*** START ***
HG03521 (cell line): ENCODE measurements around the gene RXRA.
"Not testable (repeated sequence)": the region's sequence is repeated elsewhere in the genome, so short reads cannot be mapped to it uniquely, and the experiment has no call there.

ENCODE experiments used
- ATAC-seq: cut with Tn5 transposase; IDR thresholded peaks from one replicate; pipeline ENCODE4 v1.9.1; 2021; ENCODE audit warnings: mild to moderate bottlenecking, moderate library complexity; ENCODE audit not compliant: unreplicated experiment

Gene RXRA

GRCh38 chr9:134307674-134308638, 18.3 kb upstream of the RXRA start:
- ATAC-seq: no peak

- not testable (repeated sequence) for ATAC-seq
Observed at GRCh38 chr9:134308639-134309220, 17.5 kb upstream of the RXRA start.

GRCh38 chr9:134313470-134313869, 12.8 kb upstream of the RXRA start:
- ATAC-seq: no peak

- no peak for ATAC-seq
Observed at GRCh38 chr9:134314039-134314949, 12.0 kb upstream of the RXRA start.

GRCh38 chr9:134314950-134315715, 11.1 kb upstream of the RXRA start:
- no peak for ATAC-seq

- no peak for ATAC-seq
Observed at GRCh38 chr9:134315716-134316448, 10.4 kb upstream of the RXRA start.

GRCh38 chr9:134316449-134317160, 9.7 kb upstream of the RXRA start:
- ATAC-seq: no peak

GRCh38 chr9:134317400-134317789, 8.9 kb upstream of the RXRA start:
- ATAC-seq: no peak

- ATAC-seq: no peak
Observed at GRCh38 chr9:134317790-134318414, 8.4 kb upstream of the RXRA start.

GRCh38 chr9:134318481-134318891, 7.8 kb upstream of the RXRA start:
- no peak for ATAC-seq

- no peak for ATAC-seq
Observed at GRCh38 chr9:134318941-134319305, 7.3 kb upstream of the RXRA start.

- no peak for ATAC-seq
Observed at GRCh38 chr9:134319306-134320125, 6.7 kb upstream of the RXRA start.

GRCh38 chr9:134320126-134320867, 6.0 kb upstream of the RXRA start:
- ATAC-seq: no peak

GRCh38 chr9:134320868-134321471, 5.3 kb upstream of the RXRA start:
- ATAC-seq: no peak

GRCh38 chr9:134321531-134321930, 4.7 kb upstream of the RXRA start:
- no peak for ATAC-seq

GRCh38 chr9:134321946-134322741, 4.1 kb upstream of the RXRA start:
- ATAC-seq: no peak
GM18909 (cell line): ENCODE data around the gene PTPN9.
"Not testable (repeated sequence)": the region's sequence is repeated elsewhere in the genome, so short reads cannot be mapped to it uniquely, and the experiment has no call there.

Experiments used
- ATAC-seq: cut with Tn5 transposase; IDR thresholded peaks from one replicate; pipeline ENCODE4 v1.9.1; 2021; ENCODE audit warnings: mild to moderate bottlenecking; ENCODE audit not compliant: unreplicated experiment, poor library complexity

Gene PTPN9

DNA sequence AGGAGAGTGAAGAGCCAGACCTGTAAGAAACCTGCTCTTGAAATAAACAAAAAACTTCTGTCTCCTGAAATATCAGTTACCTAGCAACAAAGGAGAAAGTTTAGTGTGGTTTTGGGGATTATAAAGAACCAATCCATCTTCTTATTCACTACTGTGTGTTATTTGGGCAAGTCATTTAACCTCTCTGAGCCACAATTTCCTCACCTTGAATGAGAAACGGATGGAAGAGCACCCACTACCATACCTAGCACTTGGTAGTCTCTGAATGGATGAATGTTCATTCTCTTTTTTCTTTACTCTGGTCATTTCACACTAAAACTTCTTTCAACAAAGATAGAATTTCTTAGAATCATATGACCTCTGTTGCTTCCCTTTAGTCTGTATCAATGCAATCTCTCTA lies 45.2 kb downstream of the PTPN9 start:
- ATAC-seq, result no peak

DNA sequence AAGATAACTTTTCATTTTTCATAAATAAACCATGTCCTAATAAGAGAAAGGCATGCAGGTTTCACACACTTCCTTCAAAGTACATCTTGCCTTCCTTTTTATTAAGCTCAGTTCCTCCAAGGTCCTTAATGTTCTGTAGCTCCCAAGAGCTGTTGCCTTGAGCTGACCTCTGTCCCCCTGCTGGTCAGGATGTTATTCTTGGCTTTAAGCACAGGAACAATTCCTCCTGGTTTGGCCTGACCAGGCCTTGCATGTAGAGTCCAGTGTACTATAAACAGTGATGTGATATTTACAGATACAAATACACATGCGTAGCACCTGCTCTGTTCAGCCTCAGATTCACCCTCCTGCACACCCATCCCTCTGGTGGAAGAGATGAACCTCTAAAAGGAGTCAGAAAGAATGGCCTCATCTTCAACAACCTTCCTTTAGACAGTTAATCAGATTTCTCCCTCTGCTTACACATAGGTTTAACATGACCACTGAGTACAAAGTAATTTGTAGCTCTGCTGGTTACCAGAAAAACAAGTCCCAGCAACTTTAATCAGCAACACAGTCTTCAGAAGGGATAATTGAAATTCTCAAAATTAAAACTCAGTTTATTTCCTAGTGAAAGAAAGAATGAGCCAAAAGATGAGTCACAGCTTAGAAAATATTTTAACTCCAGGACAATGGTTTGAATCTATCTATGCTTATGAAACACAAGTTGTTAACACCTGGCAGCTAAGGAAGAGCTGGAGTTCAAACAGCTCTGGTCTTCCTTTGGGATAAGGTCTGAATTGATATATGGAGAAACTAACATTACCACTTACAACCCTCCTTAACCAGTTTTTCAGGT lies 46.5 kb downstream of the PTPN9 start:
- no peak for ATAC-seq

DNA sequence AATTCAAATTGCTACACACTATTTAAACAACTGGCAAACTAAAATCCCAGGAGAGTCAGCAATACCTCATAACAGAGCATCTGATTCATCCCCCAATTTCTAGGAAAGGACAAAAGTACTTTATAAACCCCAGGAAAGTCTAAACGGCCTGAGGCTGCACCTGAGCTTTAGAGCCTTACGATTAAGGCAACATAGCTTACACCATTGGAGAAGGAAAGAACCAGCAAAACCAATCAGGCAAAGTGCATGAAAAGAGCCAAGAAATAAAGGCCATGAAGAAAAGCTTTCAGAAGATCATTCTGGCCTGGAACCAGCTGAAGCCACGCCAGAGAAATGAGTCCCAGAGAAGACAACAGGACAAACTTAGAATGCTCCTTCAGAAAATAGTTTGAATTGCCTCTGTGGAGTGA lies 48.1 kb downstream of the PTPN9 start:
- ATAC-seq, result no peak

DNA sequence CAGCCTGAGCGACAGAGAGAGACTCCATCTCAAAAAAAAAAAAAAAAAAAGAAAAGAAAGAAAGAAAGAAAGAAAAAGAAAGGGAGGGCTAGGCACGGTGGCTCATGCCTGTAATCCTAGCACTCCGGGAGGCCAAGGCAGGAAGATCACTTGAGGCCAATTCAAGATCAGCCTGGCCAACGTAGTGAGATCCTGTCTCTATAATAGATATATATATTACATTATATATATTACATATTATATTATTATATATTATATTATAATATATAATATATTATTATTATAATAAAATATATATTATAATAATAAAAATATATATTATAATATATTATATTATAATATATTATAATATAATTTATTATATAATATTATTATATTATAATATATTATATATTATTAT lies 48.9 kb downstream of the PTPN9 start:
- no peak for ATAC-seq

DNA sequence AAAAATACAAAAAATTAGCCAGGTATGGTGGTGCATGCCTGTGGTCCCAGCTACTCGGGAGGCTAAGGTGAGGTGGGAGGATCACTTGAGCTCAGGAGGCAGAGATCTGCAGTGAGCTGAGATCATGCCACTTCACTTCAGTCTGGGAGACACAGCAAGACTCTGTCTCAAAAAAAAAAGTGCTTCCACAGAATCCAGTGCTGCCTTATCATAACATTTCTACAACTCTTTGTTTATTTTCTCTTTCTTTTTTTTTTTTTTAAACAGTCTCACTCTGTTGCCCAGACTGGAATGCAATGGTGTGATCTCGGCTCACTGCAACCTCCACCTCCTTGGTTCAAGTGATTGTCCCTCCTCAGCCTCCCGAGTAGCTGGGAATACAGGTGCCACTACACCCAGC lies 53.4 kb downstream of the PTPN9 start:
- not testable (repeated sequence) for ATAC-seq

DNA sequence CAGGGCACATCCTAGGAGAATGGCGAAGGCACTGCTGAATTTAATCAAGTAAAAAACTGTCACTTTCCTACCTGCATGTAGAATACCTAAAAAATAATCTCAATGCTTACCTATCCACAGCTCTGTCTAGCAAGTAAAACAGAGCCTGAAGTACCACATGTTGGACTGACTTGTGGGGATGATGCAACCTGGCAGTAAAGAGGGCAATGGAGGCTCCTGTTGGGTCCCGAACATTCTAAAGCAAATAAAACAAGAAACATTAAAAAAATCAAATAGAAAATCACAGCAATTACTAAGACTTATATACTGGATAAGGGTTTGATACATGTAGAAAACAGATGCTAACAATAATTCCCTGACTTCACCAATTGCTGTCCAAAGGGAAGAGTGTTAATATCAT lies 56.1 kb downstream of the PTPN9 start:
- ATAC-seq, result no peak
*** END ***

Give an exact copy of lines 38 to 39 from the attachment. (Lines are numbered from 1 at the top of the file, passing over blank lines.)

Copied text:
GM18909 (cell line): ENCODE data around the gene PTPN9.
"Not testable (repeated sequence)": the region's sequence is repeated elsewhere in the genome, so short reads cannot be mapped to it uniquely, and the experiment has no call there.